Tag Archives: poverty

Jessie Holds Court

people, children, technology, friends and friendship concept - hJessie was smaller and younger, but had by far the best ideas, so she was the ringleader.

We lived near a school that sometimes was in session when ours was not.  The school had large-windowed classrooms at its basement level, and if you were a little kid standing outside one of those windows, it was as if you were on a stage, framed in a veritable proscenium arch, optimal for entertaining the captive inhabitants of the classroom therein.

Think of the possibilities.

Once when they were in session, but we were not, Jessie had us dress up “like the girls fromTwo Little Girls Vintage Photograph Little House on the Prairie,” go to the school where we crawled to the window and looked with exaggerated longing into a classroom full of kids about our age.  We were not disruptive.  We were just there … sitting.   Jessie pretended to take notes on a pad of paper.  When the teacher eventually came to shoo us away, Jessie, stuttered out a wistful protest in the most hammed-up, corn-pone delivery imaginable … “we … we … we just want to learn.”

Brought-the-house-down.   Even the teacher.

Ha-ha-ha!  A delightful little childhood story from back in the day when families had five and six and nine kids apiece, and instead of having a helicopter for a mom, our perfectly competent mothers locked us out of the house with the admonishment to “go play.”  You heard the click of the lock, and you went off to … play.  Your mother went into the house to get after her work, and did not feel the least bit of guilt over the transaction.  Those were the days.

I could go on and on with adorable stories of tender childhood adventures and pranks, but as I people, children, misbehavior, friends and friendship concept -think of them … now with the sensibilities of an adult … I realize that a lot of what we did, and thought nothing of at the time, were actually pretty awful things.  No need to plead the 5th given that the Statutes of Limitation run by the time your moms pass on.  But no kidding … we did some pretty awful things.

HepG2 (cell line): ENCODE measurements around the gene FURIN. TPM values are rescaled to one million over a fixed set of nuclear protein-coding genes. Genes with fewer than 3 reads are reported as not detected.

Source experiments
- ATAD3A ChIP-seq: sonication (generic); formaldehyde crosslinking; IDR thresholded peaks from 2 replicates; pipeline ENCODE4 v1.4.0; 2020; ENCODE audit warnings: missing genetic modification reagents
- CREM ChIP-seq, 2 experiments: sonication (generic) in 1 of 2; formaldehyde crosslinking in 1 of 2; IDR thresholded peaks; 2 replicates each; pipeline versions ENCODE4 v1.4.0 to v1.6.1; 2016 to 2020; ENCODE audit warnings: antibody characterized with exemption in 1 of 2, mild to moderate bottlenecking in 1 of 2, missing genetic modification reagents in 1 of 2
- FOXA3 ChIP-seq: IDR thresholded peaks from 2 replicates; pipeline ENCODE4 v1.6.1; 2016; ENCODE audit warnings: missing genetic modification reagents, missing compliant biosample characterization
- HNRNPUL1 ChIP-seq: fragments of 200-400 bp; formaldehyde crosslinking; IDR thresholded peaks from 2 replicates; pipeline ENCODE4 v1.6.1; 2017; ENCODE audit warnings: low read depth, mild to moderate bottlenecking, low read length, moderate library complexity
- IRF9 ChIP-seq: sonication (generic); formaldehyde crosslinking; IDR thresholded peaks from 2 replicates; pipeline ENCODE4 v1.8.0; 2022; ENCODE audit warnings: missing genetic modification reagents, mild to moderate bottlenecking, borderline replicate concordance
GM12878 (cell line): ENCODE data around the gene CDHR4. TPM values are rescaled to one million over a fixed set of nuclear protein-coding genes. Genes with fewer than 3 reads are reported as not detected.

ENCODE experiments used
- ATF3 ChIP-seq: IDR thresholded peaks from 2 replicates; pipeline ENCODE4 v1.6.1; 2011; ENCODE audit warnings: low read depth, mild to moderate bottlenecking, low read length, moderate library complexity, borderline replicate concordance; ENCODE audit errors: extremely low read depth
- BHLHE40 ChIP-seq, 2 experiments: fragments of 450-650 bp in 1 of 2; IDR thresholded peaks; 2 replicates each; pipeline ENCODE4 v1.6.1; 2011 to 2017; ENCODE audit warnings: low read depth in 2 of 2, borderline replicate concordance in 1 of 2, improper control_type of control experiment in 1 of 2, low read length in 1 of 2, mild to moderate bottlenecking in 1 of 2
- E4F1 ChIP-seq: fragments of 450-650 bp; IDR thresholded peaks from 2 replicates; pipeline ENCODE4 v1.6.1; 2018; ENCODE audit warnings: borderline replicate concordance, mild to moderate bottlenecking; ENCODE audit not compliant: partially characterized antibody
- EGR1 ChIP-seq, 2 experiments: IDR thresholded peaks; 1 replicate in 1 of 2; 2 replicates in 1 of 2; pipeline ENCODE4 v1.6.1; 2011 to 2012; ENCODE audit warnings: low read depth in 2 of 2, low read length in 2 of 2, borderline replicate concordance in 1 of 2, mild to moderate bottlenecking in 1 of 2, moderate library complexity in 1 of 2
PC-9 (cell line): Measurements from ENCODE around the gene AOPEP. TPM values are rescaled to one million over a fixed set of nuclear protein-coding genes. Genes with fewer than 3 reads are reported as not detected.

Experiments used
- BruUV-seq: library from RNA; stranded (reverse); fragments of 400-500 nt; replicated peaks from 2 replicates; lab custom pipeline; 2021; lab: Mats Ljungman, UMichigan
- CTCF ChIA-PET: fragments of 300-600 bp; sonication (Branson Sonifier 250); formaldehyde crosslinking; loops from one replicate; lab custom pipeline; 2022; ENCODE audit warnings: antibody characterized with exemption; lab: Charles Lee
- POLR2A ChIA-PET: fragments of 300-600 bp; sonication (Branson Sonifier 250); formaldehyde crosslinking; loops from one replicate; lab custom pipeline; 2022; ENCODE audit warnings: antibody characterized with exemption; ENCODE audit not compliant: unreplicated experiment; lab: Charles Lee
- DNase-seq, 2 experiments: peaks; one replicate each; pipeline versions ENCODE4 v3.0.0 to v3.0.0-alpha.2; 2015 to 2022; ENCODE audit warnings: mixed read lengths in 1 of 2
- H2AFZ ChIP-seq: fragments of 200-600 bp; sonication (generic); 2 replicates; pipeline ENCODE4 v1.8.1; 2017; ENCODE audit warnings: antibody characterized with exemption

Here’s one:  the church at the end of our block had a little yard with a swing set, slide and sandbox.  While playing in the sandbox one summer afternoon, Jessie and I discovered a door to the church had been freshly painted bright red.  It was beautiful and fresh and wet … and there we were … with the sand.  Though unimaginable to me now, we threw sand on the door and ran away laughing ourRed Door horrible little heads off.

Ha-ha-ha!  A delightful little childhood story from back in the day. Adorable little rascals, weren’t we?  

Devils more like.

And another:  we found an unlocked window which was a reliable way into the church building and snuck in on Saturdays to play in a classroom set up for Sunday school.  We played with toys and pretended to be teachers writing arithmetic problems and spelling words on the chalkboard.  Nothing profane.  But when we found a utility closet with a sizeable store of Dawn dishwashing detergent, we squirted whole bottles of it in a hallway, ran back and forth to a drinking fountain getting mouthsful of water and spitting them onto the floor creating a dastardly Slip-n-Slide that certainly was an hours-long horror to clean up. 

I knew it was wrong.  But the clean up was the only thing I considered … and then disregarded.  

Were there consequences my ten-year old self wouldn’t have considered?  Did an elderly person happen upon our handiwork and become injured by it?   I don’t know.   Jessie and I went Senior Woman Enjoying Cup Of Tea At Homeblissfully on our way.  Now, too late, I wonder.

In my early adulthood, I had a delightful, elderly neighbor who occasionally invited me in for tea and a chat.  She was mugged on her porch and in the violence was pushed to the ground and broke her pelvis.  It was shocking the degree to which her quality of life abruptly declined.  She was left quite depleted and depressed for the remainder of her days.